A security assessment analyzes risks for security architectures, programs, or both. Evaluating security architecture includes quantifying a company’s infrastructure and security protocols compared to a cybersecurity best practices framework such as the Center for Internet Security’s (CIS) Critical Security Control or the National Institute of Standards and Technology’s (NIST) Cybersecurity Framework.
Security program assessments appraise a company’s security policies and the risks to those policies by using one of these well-established frameworks. Both CIS and NIST rely on interviews. An assessor walks through a series of questions with the InfoSec team, and they examine every control question in the framework in detail.
Then, the team compiles a report of the interview’s findings that compares the organization’s security fabric to peer companies in the same industry. An additional component of the security architecture assessment is the hands-on test conducted by the assessor against the company’s “gold” workstation and server deployment images. The results of both tests are integrated into the final report, giving InfoSec teams a complete picture of their security posture, including strengths, weaknesses, and vulnerabilities.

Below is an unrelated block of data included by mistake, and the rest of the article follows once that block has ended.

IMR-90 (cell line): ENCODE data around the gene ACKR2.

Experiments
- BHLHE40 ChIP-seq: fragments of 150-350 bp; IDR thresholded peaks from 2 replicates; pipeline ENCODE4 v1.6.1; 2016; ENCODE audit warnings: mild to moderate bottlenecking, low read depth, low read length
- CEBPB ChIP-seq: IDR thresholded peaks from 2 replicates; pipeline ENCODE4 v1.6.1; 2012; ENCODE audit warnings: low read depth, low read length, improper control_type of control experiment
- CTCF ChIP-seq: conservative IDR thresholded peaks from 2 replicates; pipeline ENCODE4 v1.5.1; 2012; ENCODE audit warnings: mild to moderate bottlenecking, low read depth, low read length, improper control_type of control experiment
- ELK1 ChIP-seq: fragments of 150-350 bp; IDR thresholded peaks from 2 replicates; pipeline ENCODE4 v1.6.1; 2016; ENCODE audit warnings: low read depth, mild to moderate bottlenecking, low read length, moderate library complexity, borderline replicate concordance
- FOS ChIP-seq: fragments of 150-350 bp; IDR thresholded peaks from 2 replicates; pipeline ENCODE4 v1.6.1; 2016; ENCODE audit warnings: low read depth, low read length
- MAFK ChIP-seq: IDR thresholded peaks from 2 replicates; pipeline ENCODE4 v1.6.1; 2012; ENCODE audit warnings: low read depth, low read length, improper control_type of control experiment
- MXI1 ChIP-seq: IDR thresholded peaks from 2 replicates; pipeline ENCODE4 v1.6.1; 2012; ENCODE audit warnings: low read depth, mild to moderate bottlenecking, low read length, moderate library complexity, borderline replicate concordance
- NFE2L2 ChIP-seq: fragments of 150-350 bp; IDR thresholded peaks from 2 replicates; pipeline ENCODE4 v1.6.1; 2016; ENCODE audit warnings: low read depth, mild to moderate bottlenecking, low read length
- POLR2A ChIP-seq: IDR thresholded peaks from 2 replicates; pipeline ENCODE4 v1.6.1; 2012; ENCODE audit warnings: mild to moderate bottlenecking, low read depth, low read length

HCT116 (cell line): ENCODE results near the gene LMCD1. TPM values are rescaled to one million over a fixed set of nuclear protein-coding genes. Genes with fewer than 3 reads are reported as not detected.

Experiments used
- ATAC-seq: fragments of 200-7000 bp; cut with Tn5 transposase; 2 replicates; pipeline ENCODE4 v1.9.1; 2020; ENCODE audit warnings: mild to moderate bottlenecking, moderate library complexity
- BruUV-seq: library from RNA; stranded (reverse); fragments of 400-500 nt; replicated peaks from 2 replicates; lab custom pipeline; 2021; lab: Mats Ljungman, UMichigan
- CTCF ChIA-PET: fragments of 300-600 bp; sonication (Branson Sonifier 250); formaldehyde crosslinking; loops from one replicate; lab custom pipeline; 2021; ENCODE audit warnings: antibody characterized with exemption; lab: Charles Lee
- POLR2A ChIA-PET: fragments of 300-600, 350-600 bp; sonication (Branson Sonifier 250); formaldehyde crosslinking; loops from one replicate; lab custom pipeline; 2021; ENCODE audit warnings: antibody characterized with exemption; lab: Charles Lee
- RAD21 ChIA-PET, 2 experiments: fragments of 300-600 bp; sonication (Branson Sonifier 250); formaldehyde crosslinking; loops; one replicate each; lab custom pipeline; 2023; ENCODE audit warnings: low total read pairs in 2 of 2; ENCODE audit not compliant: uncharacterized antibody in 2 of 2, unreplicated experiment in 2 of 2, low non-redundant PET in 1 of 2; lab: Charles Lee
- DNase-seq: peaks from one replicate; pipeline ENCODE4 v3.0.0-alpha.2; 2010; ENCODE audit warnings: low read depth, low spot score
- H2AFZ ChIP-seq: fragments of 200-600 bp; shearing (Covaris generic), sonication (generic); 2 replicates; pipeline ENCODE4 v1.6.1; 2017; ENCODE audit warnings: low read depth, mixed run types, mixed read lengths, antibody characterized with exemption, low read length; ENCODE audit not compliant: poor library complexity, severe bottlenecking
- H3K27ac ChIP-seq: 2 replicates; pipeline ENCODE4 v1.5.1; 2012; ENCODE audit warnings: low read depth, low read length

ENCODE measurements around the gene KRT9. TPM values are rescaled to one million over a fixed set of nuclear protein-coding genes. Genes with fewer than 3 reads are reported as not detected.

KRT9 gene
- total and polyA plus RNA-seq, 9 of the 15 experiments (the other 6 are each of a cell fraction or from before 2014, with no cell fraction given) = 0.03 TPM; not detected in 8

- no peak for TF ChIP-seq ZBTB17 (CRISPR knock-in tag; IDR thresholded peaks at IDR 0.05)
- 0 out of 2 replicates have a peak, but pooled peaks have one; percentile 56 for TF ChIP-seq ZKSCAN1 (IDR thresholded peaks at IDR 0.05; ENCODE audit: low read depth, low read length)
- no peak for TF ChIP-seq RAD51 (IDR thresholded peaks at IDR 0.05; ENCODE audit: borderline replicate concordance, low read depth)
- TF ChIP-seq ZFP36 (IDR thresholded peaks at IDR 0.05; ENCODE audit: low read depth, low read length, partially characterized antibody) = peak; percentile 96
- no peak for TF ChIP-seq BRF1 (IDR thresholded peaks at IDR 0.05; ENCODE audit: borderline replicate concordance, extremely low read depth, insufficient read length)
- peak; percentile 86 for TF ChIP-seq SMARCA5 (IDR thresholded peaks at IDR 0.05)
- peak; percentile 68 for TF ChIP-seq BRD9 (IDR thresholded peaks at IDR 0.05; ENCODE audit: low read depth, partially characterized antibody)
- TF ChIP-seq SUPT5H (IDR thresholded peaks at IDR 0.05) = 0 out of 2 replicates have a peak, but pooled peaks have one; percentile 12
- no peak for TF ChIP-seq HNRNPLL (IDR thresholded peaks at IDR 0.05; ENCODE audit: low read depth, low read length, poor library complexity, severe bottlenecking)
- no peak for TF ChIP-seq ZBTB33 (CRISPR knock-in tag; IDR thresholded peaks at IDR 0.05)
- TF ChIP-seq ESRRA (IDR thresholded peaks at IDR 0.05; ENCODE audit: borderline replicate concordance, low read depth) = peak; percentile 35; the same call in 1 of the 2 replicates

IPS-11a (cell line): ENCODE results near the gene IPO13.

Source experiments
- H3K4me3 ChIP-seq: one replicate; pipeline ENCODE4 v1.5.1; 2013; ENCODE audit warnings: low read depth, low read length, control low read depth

Time-boxed versus continuous penetration tests
Time-box tests are a snapshot of an organization’s security processes at a given time. They are a valuable tool (and could have easily prevented the M&A worst-case scenarios previously discussed). However, due to the speed of emerging cybersecurity threats, they are no longer a best practice.
Continuous penetration testing is the current best practice. These tests continually scan for attacks and vulnerabilities. They generate periodic reports that are comparable to show changes over time.
The gold standard of security
Continuous penetration testing is now the best practice because the frequency of testing quickly and efficiently reveals vulnerabilities that might be accidentally introduced into the IT environment through M&As. These continuously deployed tests detect vulnerabilities regardless of how the new systems are incorporated—whether through phased integration of acquired systems or by the remediation of previously detected vulnerabilities. These security efforts can be implemented in-house or through a managed service provider.
If your company is about to embark on a merger or acquisition, it is imperative to conduct security assessments and penetration tests on existing infrastructure and the M&A target’s environment. Despite SEC regulations, an acquired organization may fail to disclose potential vulnerabilities, either willfully or because of undetected vulnerabilities. The only way for both parties to know what they are getting into is to rely on security risk assessments and penetration tests before the merger or acquisition occurs.
As a trusted third-party security provider, OnX Canada offers best-of-breed information security practices. Our dedicated security testing team provides services ranging from security architecture and security program assessments to continuous testing as a managed service. Questions about security assessments? Get in touch with our team to learn more.